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  • Writer's pictureNeil Rajala

ECity 2023: The Music That Stuck!

I’m indulging in a quick year-end wrap-up, since that seems to be a social media thing to do. My method for determining what my favorite albums were for the year is pretty straightforward and uses a dash of technology. My Qobuz account to be specific. I clear out my “favorites” list at the beginning of each year, and start adding to a fresh one in January. I add albums that got my attention somehow, whether it was a chance streaming, a recommendation or review, or unavoidable media hype. As I go through the year I review the list every so often and remove any that I feel I’ve played as many times as I’m going to. If I buy a physical version, the album stays on the digital list even stickier. This list is made up of the survivors, the albums that were added and never un-favorited (and a few non-Qobuz outliers). I’m not going to go on too long about each of them, if I’ve reviewed it before now, the link to the original post is at the end.


• Brad Mehldau, Your Mother Should Know: Brad Mehldau Plays the Beatles FEB - In this live in the studio recording, Mehldau walks a consistently impressive line between floating away into jazz improvisation and holding hands with the melodies we all know in our sleep. The "Life on Mars" encore is icing on the cake.

• Ian Hunter, Defiance Part 1 APR - The old man of rock. Ian was older than most of my classic rock heroes, he made this spunky rock and roll record this year at the tender age of 84. Lots of tasteful support from old pals like Jeff Beck and Ringo, and songs strong enough that it’s a consistent pleasure to hear that voice sing them.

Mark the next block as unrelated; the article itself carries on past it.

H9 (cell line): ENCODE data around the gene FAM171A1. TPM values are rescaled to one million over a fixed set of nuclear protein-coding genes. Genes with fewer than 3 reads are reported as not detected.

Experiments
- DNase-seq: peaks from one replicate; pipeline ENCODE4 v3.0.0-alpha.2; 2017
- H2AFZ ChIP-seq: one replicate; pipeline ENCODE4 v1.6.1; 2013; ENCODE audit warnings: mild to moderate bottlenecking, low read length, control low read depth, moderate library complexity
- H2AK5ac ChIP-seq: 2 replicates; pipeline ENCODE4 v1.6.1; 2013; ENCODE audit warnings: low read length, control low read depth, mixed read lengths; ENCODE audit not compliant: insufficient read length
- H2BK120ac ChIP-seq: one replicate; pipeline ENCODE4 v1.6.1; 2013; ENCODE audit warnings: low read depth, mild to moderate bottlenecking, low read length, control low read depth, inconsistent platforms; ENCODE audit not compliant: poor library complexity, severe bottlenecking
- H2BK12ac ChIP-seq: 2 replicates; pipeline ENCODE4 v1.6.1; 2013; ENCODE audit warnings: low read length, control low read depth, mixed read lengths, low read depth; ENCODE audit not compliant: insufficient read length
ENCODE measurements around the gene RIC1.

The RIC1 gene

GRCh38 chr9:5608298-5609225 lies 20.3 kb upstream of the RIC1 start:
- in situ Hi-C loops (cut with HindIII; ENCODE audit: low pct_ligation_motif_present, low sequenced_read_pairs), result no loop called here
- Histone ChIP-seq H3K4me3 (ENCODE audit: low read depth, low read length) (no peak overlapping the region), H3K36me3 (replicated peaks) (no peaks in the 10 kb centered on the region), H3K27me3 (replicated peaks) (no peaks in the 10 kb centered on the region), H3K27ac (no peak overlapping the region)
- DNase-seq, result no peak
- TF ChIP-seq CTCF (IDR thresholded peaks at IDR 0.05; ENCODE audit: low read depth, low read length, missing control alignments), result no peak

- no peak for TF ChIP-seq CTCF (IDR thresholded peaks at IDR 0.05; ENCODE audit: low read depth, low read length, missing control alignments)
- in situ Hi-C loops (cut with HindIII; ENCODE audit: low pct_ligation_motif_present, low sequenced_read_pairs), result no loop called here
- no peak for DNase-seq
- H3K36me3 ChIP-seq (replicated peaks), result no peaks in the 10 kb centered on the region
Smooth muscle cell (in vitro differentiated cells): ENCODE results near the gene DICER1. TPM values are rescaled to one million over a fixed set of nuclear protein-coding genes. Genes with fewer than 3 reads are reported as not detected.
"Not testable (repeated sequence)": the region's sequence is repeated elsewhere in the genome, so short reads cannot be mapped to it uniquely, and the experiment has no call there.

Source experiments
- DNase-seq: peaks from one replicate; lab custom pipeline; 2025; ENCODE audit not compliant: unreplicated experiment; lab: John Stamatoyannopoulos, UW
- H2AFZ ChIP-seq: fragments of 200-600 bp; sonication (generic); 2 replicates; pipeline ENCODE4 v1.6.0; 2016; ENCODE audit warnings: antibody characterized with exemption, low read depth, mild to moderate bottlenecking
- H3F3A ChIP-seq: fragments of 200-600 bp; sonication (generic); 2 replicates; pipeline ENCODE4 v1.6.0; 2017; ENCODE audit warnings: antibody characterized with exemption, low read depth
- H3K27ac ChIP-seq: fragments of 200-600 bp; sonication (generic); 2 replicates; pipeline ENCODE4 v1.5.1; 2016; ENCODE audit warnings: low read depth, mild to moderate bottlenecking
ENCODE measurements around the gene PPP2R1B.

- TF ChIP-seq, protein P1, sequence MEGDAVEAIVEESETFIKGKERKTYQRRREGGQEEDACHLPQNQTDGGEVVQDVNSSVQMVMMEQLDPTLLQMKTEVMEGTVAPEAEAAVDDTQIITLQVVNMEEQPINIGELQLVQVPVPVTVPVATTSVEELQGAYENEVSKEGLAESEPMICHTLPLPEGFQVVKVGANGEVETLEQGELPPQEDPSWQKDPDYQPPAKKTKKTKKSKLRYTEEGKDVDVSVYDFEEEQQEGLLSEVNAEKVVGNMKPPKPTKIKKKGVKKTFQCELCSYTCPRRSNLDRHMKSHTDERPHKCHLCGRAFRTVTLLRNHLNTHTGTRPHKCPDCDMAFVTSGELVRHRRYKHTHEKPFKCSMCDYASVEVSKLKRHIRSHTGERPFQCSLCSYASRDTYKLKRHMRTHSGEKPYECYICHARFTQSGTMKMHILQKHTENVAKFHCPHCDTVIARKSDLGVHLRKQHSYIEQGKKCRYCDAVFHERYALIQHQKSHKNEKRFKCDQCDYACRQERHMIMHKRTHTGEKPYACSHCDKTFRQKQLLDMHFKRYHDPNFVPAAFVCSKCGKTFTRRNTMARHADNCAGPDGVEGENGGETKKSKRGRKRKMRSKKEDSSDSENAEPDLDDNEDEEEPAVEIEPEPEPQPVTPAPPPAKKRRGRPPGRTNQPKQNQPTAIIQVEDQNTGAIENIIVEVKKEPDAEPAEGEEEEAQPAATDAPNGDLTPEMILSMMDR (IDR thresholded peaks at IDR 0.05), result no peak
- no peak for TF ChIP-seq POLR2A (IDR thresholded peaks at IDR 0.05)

• Rickie Lee Jones, Pieces of Treasure APR - Not as adventurous as her other covers albums, these are mostly from the Great American Songbook, but the band is great and her singing is always a marvel.

• Bob Dylan, Shadow Kingdom JUN - Between this, Ian Hunter’s record, and Hackney Diamonds, it was a helluva year for the old guard. Doubter’s gonna doubt, but this one transcends on Bob’s warm, masterfully sly, singing.

• Rufus Wainright, Folkocracy JUN - When artists I still think of as the young vanguard of pop start releasing albums revisiting the music of their childhood, I feel older. When it’s as inviting and memorable as Folkocracy, I get over it.

• Pat Metheny, Dream Box JUN - Pat sez these were ideas sketched to himself on portable recording equipment over the last several years, fleshed out and finished. Dream Box got heavy play at the ol’ art table this year. Mellow, dreamy, lovely.